WASHINGTON (Dow Jones Newswires), July 22, 2008
As a debate over energy legislation in the U.S. Senate stalls over increased domestic oil and gas production, the Bush administration Tuesday proposed new rules for commercial oil-shale development that it says could yield 800 billion barrels of oil.
The U.S. Department of the Interior's Bureau of Land Management said the proposed regulations are critical for private investors to determine whether to invest in the sector.
Although technically possible to extract, oil-shale development has so far been economically unfeasible and encountered strong environmental opposition. But high crude prices and the lure of resources multiple times those of Saudi Arabia's have drawn renewed interest from oil companies and lawmakers.
"As Americans pay more than $4 for a gallon of gasoline and watch energy prices continue to climb higher and higher, we need to be doing more to develop our own energy here at home, through resources such as oil shale," said Secretary of the Interior Dirk Kempthorne. "Instead, I find it ironic that we are asking countries halfway around the world to produce more for us," he said.
John Engler, president of the National Association of Manufacturers, welcomed the proposed rules. "This country is facing an energy crisis ... [and] we must take every opportunity to tap America's own abundant energy resources to lower prices and reduce our dependence on foreign oil."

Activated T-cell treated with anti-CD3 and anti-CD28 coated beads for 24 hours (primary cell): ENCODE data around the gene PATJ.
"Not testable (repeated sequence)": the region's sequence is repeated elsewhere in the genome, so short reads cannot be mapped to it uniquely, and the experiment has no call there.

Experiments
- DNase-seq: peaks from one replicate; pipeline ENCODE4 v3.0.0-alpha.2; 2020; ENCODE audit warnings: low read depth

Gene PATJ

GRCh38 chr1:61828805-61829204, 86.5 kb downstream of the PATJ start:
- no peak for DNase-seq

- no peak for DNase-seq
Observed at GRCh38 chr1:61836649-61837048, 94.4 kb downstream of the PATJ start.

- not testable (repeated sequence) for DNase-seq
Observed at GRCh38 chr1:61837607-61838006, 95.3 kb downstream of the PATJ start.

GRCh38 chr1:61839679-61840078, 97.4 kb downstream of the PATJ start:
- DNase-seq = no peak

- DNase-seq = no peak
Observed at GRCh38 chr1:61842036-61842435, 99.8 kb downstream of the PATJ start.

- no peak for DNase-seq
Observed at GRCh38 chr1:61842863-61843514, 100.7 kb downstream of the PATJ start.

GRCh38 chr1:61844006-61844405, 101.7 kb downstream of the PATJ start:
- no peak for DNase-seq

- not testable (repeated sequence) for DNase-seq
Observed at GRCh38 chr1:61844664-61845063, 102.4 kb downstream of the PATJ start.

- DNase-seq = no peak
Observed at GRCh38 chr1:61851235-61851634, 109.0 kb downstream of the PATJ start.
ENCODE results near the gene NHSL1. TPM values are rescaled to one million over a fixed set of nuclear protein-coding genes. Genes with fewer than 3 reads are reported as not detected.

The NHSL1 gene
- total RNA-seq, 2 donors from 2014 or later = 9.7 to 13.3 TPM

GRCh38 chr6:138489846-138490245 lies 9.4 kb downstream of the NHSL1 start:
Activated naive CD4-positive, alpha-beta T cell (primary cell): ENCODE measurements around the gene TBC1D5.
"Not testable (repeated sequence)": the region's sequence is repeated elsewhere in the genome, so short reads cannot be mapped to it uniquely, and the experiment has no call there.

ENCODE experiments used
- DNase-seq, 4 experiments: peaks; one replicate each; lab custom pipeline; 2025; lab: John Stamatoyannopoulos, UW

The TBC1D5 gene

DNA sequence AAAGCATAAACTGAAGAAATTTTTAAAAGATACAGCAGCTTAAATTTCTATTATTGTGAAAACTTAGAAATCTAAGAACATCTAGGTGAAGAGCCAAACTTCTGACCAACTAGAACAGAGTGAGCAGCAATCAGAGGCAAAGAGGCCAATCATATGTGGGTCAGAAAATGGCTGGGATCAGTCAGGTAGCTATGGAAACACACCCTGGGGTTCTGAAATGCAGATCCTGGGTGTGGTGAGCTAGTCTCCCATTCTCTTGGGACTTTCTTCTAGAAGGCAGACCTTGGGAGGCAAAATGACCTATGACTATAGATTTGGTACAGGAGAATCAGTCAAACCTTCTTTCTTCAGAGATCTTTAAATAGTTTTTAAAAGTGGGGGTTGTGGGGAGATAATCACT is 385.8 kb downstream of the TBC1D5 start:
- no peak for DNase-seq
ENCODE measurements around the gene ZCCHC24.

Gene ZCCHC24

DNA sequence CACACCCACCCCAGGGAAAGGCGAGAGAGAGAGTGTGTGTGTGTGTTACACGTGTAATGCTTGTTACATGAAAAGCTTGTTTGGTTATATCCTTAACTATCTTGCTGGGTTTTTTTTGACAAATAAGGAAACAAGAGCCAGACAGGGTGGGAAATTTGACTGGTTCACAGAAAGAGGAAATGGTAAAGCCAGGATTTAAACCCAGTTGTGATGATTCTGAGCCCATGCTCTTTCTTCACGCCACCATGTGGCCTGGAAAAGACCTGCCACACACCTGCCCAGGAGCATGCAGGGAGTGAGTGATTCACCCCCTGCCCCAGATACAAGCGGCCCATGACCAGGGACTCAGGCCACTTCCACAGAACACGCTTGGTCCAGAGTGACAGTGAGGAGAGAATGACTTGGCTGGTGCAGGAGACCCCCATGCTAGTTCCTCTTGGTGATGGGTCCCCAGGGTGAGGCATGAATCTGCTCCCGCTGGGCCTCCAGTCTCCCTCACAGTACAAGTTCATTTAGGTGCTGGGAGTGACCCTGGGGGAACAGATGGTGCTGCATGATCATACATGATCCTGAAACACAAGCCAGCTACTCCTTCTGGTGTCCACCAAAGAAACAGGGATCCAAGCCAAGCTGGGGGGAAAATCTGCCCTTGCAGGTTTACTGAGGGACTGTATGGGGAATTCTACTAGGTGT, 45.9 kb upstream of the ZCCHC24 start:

"The executive branch has again demonstrated its commitment to increasing domestic energy supply with today's oil shale proposal, following last week's lifting of the presidential moratorium on offshore drilling in the Outer Continental Shelf. Now it's Congress' turn to take action by repealing its ban and allowing final leasing rules to be issued, granting access to much needed domestic resources," Engler said.
But environmental organizations, such as the Natural Resources Defense Council, or NRDC, said developing the oil shale would come at "enourmouse" environmental costs. "The technological hurdles to actually cook oil out of rock are enormous," said senior NRDC policy analyst Amy Mall. "We have limited understanding of the long-term impacts of this process, aside from destroying some of America's great landscapes and sucking up the most valuable commodity in the West: water," she said.
Congress last year put a one-year moratorium on the Interior Department issuing final regulations for commercial development of oil shale, which is primarily located in the Western states, that expires at the end of September.
Publishing the proposed rules now would ostensibly give the administration the legal time necessary for publishing final rules in October.
If Congress wants to add an additional moratorium, it would have to allow votes on the Interior appropriations bill that could conceivably allow additional domestic oil and gas drilling. The House Appropriations Committee chairman has withheld a vote on the appropriations bill because several representatives have said they would try to add amendments that would expand drilling access.
Royal Dutch Shell (RDSA) has been conducting research and development of oil-shale resources.
Copyright (c) 2008 Dow Jones & Company, Inc.
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